I decided to try “Boeuf a la Flamade”, or “Beer Braised Beef. Briefly, a beef stew. And I have been making beef stews for years, sometimes on the stove top, sometimes in a covered casserole, sometimes in a slow cooker. I generally brown the meat first, to add flavor. This recipe does not call for a browning step. What the heck, it’s worth a try, and saves time and a messy pan. I like the inclusion of bacon and beer: how can you go wrong with that combination?
Here is the original recipe:
I think that a pound of mushrooms is overkill, so I will use only the 8-ounce package that I have in the refrigerator. I like to use a cross-rib roast for stew meat, and the one I bought is only 3 pounds, so my version of the recipe reflects this change. I’ll use less salt, too.
- 3-4 pounds cross rib or chuck roast, cut in 2-inch pieces and trimmed of fat
- 1/2 cup flour
- 1-2 teaspoons salt
- 2 teaspoons paprika
- 1/2 teaspoon pepper
- 3 strips bacon, cut in small pieces
- 10-12 whole small onions, peeled*
- 1/2 pound fresh mushrooms, sliced
- 12 ounces beer
- 1 teaspoon sugar
- 1 tablespoon vinegar
- 1/2 teaspoon dried thyme or use a few sprigs of fresh thyme
- 1 bay leaf
Mix the flour, salt, paprika, and pepper in a bowl and roll the beef cubes in it until they are all well-covered. Put the onions, bacon, and half of the mushrooms in your slow-cooker, then add the floured beef cubes. (I added the floured cubes and also the rest of the flour mixture because we like our stews thick.) Add the rest of the mushrooms. Mix the beer with the sugar and vinegar and add to the pot. Add the thyme and bay leaf.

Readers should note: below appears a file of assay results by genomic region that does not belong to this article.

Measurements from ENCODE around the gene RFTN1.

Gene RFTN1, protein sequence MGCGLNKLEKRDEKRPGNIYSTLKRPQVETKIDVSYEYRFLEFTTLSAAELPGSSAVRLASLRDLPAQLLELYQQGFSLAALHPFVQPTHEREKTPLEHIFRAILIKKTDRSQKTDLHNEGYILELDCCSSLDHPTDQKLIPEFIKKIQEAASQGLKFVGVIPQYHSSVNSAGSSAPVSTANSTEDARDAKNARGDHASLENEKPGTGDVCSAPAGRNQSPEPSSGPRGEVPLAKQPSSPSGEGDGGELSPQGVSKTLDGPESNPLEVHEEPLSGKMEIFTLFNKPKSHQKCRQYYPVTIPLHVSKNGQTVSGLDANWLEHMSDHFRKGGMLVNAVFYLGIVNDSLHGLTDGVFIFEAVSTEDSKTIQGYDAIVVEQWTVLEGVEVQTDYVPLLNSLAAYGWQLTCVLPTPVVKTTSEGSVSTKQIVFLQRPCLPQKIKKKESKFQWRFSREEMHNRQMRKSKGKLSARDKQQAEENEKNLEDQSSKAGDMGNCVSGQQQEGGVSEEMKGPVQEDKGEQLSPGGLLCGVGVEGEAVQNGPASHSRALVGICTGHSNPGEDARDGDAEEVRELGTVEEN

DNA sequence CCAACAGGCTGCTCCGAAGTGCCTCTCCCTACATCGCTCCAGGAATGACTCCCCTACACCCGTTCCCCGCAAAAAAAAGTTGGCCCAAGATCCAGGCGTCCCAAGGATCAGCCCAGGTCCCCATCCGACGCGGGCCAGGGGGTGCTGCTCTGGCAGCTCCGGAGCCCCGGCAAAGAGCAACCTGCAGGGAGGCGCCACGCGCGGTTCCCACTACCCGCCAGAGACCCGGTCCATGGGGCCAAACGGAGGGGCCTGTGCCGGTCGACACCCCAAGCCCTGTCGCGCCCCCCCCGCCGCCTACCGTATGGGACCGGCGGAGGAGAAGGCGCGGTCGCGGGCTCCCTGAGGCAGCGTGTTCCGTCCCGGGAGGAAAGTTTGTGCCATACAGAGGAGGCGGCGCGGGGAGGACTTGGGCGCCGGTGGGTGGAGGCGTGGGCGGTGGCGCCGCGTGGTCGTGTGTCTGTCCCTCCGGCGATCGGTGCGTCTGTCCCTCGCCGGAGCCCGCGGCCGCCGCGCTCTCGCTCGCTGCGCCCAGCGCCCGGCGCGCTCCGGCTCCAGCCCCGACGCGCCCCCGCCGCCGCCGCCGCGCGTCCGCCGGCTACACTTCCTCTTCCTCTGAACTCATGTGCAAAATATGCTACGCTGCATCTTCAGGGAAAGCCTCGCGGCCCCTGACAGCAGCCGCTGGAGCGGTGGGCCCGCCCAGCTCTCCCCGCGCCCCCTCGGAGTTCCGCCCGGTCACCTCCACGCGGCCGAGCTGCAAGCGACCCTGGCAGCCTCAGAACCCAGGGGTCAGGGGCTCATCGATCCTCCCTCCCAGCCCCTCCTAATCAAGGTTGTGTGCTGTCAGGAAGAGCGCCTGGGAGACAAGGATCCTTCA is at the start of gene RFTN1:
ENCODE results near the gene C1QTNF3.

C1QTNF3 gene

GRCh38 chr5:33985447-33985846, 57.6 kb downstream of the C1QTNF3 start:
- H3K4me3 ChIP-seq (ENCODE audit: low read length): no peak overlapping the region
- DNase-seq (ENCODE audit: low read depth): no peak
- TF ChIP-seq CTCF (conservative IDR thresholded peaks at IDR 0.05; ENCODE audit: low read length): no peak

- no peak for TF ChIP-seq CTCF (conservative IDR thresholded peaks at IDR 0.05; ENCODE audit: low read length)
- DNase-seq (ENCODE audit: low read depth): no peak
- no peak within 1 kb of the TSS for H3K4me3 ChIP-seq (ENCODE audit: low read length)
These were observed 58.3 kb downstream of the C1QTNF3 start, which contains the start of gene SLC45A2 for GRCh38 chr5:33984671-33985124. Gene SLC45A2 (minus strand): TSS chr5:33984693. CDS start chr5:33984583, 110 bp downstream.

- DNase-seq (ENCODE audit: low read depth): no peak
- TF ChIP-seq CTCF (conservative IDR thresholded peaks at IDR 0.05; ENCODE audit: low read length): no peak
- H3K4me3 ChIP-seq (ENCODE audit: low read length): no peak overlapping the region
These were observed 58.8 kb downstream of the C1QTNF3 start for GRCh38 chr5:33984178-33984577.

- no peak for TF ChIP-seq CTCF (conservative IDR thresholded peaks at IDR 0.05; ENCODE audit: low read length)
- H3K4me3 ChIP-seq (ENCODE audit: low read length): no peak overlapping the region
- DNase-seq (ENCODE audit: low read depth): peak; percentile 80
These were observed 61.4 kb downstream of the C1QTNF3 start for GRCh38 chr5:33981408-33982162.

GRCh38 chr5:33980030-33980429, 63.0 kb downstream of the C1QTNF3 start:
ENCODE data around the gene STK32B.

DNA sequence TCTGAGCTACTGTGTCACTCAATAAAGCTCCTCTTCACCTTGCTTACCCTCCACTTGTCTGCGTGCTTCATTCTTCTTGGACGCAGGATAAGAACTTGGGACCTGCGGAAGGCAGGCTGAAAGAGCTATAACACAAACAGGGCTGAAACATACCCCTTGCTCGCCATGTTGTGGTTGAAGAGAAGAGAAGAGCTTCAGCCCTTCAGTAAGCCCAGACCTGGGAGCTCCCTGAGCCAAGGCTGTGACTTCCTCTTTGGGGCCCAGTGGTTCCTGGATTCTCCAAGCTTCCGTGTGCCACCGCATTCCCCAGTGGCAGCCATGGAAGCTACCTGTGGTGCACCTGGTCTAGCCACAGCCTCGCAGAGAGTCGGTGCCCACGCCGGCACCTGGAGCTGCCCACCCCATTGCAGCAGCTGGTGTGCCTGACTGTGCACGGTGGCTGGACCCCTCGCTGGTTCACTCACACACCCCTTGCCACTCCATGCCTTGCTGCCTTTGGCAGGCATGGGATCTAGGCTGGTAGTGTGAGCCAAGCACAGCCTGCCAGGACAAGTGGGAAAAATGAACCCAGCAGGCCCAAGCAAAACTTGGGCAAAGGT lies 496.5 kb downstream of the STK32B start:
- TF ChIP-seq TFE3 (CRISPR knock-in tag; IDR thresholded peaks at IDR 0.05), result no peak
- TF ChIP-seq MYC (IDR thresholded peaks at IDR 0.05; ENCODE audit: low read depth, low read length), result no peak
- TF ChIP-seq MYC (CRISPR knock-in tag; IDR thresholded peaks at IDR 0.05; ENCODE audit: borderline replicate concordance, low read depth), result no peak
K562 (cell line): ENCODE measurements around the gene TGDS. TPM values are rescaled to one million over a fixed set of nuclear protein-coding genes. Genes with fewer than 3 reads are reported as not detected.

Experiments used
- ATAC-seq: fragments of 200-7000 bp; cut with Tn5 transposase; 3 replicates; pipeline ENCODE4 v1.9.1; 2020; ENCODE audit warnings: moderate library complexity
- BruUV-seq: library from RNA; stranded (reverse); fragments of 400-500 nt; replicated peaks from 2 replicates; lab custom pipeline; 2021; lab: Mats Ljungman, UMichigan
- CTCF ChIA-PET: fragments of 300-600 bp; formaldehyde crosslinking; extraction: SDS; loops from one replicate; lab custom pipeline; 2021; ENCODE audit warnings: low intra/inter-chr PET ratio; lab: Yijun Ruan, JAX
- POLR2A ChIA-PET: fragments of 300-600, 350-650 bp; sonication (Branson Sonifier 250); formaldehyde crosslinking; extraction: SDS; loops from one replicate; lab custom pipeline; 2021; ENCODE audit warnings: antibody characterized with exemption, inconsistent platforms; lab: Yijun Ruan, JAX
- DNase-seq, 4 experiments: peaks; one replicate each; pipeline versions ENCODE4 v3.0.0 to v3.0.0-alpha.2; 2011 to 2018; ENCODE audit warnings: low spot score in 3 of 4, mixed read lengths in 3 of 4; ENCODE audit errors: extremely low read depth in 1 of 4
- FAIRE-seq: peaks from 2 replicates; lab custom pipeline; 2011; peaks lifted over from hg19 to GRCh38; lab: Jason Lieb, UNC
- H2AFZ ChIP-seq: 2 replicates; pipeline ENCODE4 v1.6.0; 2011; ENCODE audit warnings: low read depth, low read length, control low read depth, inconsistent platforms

Cover and cook on low for 7-9 hours. Check at 7 hours because it will probably be done.
*An easy way to peel small onions is to put them in boiling water for three minutes, then drain and rinse with cold water. Cut off the ends and the peel will pop right off.
I set my slow cooker to “low” and checked it at 7 1/2 hours and it was done: the meat was tender, the gravy thick, and it was starting to stick to the pot. Perhaps today’s slow cookers have a different low setting, or maybe it’s just mine. Anyway, I suggest checking the stew after it has cooked 7 hours on low.
Here’s my prep:
This turned out great, and I will make it again. The bacon gives it a flavor reminiscent of “little piggies”, a dish I make from round steak slices rolled around pieces of bacon. I like this recipe because it does not include carrots and potatoes, vegetables that in my opinion get overcooked in the slow cooker. To save calories, you could fry the bacon first and pour off the fat before combining with the meat. I served it over mashed potatoes; it would also work great over rice or noodles. This recipe made enough for two meals for the two of us; I froze half for a quick and yummy meal sometime in the future weeks.
Below is a scan of the back cover of this small cookbook. I like it because it shows my first crock pot in the upper left photo, the exact same color and size. Also note the phrase “makers of Click ‘n Clean CAN-O-MATICS”.